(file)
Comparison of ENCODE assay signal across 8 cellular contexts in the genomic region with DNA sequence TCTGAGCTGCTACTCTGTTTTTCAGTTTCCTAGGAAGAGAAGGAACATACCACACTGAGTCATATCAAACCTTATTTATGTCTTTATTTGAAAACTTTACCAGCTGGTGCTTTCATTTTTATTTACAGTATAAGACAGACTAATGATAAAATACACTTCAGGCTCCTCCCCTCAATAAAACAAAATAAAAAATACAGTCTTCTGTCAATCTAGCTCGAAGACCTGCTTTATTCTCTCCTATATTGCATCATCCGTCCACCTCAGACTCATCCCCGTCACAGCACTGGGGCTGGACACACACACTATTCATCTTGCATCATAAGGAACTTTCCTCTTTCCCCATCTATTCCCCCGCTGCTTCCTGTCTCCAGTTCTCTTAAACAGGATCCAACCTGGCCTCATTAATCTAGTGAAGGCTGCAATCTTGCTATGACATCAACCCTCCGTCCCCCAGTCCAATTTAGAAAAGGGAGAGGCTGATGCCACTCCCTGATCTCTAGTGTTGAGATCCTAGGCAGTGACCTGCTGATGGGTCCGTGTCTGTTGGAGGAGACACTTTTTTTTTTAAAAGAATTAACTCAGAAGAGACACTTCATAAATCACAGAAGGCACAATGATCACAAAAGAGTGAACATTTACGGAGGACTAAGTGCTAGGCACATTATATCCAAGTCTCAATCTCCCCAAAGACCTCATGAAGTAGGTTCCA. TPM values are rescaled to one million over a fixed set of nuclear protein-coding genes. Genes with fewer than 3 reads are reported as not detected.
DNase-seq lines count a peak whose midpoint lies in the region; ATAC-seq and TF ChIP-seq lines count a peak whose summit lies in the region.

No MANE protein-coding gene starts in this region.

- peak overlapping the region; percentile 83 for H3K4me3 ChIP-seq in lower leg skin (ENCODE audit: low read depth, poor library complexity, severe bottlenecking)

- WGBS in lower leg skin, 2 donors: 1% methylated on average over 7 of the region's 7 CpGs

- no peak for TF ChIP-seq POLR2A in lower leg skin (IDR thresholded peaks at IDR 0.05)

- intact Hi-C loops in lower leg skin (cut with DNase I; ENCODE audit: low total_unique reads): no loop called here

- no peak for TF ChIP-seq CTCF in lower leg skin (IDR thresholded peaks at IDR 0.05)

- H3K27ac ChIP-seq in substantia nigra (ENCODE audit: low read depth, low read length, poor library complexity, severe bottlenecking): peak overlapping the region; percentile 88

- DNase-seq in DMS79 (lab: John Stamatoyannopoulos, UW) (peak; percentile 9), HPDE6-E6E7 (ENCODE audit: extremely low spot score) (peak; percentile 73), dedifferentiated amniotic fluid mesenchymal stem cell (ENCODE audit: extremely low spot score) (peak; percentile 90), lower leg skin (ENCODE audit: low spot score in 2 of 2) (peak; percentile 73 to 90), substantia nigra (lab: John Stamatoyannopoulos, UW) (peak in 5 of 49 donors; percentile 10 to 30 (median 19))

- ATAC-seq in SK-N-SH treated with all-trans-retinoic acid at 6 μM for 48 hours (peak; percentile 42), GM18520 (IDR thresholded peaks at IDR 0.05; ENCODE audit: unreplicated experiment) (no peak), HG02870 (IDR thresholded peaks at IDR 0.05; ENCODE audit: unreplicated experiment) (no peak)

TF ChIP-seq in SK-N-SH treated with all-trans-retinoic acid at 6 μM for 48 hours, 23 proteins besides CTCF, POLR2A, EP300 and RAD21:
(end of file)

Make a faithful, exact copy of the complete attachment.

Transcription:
Comparison of ENCODE assay signal across 8 cellular contexts in the genomic region with DNA sequence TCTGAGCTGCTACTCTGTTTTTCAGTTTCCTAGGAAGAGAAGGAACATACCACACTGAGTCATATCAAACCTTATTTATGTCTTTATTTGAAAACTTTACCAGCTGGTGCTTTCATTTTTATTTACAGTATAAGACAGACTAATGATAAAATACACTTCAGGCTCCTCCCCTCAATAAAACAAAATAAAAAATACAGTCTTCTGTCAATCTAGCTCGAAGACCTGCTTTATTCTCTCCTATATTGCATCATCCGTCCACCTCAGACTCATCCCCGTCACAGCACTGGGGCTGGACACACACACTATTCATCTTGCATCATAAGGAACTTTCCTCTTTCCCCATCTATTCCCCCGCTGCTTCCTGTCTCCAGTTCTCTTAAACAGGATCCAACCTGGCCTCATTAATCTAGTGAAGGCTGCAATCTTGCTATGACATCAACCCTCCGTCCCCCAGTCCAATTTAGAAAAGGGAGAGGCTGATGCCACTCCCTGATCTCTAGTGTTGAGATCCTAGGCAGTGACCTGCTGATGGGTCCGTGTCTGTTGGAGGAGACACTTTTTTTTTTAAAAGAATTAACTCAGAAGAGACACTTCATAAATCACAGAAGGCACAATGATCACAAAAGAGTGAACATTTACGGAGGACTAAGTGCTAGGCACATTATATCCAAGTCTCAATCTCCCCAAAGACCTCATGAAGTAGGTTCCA. TPM values are rescaled to one million over a fixed set of nuclear protein-coding genes. Genes with fewer than 3 reads are reported as not detected.
DNase-seq lines count a peak whose midpoint lies in the region; ATAC-seq and TF ChIP-seq lines count a peak whose summit lies in the region.

No MANE protein-coding gene starts in this region.

- peak overlapping the region; percentile 83 for H3K4me3 ChIP-seq in lower leg skin (ENCODE audit: low read depth, poor library complexity, severe bottlenecking)

- WGBS in lower leg skin, 2 donors: 1% methylated on average over 7 of the region's 7 CpGs

- no peak for TF ChIP-seq POLR2A in lower leg skin (IDR thresholded peaks at IDR 0.05)

- intact Hi-C loops in lower leg skin (cut with DNase I; ENCODE audit: low total_unique reads): no loop called here

- no peak for TF ChIP-seq CTCF in lower leg skin (IDR thresholded peaks at IDR 0.05)

- H3K27ac ChIP-seq in substantia nigra (ENCODE audit: low read depth, low read length, poor library complexity, severe bottlenecking): peak overlapping the region; percentile 88

- DNase-seq in DMS79 (lab: John Stamatoyannopoulos, UW) (peak; percentile 9), HPDE6-E6E7 (ENCODE audit: extremely low spot score) (peak; percentile 73), dedifferentiated amniotic fluid mesenchymal stem cell (ENCODE audit: extremely low spot score) (peak; percentile 90), lower leg skin (ENCODE audit: low spot score in 2 of 2) (peak; percentile 73 to 90), substantia nigra (lab: John Stamatoyannopoulos, UW) (peak in 5 of 49 donors; percentile 10 to 30 (median 19))

- ATAC-seq in SK-N-SH treated with all-trans-retinoic acid at 6 μM for 48 hours (peak; percentile 42), GM18520 (IDR thresholded peaks at IDR 0.05; ENCODE audit: unreplicated experiment) (no peak), HG02870 (IDR thresholded peaks at IDR 0.05; ENCODE audit: unreplicated experiment) (no peak)

TF ChIP-seq in SK-N-SH treated with all-trans-retinoic acid at 6 μM for 48 hours, 23 proteins besides CTCF, POLR2A, EP300 and RAD21: